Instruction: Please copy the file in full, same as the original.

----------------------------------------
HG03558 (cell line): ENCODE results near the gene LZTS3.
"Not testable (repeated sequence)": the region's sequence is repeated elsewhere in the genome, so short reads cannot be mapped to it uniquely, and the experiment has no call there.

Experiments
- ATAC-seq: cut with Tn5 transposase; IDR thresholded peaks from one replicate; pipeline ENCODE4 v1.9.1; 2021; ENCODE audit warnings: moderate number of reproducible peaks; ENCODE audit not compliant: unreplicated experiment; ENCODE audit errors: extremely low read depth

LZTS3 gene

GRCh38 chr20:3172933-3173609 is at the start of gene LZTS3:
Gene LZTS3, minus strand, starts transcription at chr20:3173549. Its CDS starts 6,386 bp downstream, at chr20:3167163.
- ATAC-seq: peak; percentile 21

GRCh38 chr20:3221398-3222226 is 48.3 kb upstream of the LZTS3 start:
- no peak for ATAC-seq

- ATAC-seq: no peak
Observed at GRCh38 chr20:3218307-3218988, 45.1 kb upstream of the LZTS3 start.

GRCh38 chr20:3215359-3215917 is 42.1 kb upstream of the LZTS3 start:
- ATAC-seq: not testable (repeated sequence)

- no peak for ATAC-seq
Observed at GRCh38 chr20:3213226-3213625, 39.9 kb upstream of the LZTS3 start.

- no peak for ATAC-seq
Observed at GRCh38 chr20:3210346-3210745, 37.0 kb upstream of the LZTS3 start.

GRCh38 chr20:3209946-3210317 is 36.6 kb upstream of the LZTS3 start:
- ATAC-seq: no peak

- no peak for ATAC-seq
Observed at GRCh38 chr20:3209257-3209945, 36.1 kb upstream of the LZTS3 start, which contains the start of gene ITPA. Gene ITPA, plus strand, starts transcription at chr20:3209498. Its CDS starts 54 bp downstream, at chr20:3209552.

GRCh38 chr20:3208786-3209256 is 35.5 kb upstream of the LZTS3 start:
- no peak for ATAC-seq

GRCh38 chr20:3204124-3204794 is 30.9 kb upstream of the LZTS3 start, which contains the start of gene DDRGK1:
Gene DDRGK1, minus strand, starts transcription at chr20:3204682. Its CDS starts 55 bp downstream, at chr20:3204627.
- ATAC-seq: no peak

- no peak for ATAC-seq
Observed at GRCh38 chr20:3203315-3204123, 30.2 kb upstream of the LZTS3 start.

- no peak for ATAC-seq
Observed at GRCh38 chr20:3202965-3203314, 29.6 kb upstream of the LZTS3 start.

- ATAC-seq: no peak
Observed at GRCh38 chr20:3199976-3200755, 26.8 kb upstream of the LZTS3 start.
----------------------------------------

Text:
HG03558 (cell line): ENCODE results near the gene LZTS3.
"Not testable (repeated sequence)": the region's sequence is repeated elsewhere in the genome, so short reads cannot be mapped to it uniquely, and the experiment has no call there.

Experiments
- ATAC-seq: cut with Tn5 transposase; IDR thresholded peaks from one replicate; pipeline ENCODE4 v1.9.1; 2021; ENCODE audit warnings: moderate number of reproducible peaks; ENCODE audit not compliant: unreplicated experiment; ENCODE audit errors: extremely low read depth

LZTS3 gene

GRCh38 chr20:3172933-3173609 is at the start of gene LZTS3:
Gene LZTS3, minus strand, starts transcription at chr20:3173549. Its CDS starts 6,386 bp downstream, at chr20:3167163.
- ATAC-seq: peak; percentile 21

GRCh38 chr20:3221398-3222226 is 48.3 kb upstream of the LZTS3 start:
- no peak for ATAC-seq

- ATAC-seq: no peak
Observed at GRCh38 chr20:3218307-3218988, 45.1 kb upstream of the LZTS3 start.

GRCh38 chr20:3215359-3215917 is 42.1 kb upstream of the LZTS3 start:
- ATAC-seq: not testable (repeated sequence)

- no peak for ATAC-seq
Observed at GRCh38 chr20:3213226-3213625, 39.9 kb upstream of the LZTS3 start.

- no peak for ATAC-seq
Observed at GRCh38 chr20:3210346-3210745, 37.0 kb upstream of the LZTS3 start.

GRCh38 chr20:3209946-3210317 is 36.6 kb upstream of the LZTS3 start:
- ATAC-seq: no peak

- no peak for ATAC-seq
Observed at GRCh38 chr20:3209257-3209945, 36.1 kb upstream of the LZTS3 start, which contains the start of gene ITPA. Gene ITPA, plus strand, starts transcription at chr20:3209498. Its CDS starts 54 bp downstream, at chr20:3209552.

GRCh38 chr20:3208786-3209256 is 35.5 kb upstream of the LZTS3 start:
- no peak for ATAC-seq

GRCh38 chr20:3204124-3204794 is 30.9 kb upstream of the LZTS3 start, which contains the start of gene DDRGK1:
Gene DDRGK1, minus strand, starts transcription at chr20:3204682. Its CDS starts 55 bp downstream, at chr20:3204627.
- ATAC-seq: no peak

- no peak for ATAC-seq
Observed at GRCh38 chr20:3203315-3204123, 30.2 kb upstream of the LZTS3 start.

- no peak for ATAC-seq
Observed at GRCh38 chr20:3202965-3203314, 29.6 kb upstream of the LZTS3 start.

- ATAC-seq: no peak
Observed at GRCh38 chr20:3199976-3200755, 26.8 kb upstream of the LZTS3 start.